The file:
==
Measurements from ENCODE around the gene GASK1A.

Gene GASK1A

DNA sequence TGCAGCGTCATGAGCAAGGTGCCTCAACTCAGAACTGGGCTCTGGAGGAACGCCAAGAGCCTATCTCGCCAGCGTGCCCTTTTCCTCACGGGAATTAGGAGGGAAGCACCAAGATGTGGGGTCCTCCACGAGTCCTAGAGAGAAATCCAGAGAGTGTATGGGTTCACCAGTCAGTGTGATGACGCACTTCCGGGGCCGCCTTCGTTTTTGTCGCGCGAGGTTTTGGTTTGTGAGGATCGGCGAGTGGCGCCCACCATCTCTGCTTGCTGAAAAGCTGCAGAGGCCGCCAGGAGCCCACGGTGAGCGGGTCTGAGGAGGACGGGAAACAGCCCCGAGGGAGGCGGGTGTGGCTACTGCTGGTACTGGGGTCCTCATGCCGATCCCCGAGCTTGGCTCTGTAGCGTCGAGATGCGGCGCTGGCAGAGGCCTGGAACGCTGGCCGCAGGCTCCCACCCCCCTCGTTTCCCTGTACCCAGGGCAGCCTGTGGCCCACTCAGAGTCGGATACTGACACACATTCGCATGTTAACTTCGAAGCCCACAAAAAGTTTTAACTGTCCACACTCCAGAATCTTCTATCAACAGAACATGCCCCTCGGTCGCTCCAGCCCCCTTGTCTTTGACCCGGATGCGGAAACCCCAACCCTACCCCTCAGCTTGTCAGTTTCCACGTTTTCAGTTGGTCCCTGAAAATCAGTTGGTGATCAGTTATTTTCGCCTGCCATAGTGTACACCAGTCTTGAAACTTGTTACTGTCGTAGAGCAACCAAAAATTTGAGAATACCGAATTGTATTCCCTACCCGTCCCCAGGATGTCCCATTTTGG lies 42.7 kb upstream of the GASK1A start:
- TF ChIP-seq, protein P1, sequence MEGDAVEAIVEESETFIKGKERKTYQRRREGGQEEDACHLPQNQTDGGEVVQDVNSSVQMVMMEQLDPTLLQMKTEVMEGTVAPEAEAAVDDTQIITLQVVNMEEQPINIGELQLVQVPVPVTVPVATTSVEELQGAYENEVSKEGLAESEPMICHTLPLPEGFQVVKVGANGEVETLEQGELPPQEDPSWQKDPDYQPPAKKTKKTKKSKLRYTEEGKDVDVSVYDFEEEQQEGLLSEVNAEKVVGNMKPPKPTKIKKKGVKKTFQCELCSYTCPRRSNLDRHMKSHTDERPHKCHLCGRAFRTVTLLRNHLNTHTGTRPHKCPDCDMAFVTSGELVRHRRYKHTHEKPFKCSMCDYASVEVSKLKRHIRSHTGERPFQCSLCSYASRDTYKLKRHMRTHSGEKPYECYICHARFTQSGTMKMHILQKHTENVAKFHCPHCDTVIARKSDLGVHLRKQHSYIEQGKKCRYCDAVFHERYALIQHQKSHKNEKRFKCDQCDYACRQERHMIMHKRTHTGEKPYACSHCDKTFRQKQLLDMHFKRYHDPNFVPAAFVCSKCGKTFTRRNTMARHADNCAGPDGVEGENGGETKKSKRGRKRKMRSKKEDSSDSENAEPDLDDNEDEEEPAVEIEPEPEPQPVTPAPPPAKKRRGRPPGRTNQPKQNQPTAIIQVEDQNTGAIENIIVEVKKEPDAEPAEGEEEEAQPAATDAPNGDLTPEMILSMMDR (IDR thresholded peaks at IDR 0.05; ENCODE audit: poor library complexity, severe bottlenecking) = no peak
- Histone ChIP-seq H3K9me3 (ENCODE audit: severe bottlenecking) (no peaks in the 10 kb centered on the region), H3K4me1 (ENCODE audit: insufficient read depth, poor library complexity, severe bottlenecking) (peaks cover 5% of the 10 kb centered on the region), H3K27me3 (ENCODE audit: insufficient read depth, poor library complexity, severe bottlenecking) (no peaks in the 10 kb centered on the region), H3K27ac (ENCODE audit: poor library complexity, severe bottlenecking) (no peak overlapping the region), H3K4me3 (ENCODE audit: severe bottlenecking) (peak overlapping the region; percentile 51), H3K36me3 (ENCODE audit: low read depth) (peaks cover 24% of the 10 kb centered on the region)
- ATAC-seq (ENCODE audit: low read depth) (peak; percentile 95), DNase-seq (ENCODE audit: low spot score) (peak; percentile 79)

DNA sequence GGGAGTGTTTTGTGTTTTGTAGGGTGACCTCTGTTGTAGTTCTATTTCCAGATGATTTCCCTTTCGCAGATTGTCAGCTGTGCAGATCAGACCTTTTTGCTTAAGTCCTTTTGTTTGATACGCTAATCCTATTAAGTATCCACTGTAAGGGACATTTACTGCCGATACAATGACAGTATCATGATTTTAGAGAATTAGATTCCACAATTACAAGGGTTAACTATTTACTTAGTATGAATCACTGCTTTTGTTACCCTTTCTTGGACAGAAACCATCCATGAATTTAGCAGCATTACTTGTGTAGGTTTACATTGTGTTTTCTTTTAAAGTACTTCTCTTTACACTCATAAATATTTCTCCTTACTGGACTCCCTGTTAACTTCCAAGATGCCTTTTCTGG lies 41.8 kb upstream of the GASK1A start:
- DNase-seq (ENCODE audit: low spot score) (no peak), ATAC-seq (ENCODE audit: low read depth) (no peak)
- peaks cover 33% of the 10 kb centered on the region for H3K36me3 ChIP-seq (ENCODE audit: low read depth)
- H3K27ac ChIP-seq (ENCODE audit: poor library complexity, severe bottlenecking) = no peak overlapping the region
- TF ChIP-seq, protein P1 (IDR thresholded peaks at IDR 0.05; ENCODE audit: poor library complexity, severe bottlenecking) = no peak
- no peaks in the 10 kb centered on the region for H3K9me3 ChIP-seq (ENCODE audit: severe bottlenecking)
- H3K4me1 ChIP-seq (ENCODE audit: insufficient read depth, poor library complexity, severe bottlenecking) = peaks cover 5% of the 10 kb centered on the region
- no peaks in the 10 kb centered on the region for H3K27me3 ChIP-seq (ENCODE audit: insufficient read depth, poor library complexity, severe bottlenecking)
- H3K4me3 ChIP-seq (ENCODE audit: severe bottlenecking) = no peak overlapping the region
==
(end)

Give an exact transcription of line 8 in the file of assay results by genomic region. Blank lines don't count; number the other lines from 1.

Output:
- DNase-seq (ENCODE audit: low spot score) (no peak), ATAC-seq (ENCODE audit: low read depth) (no peak)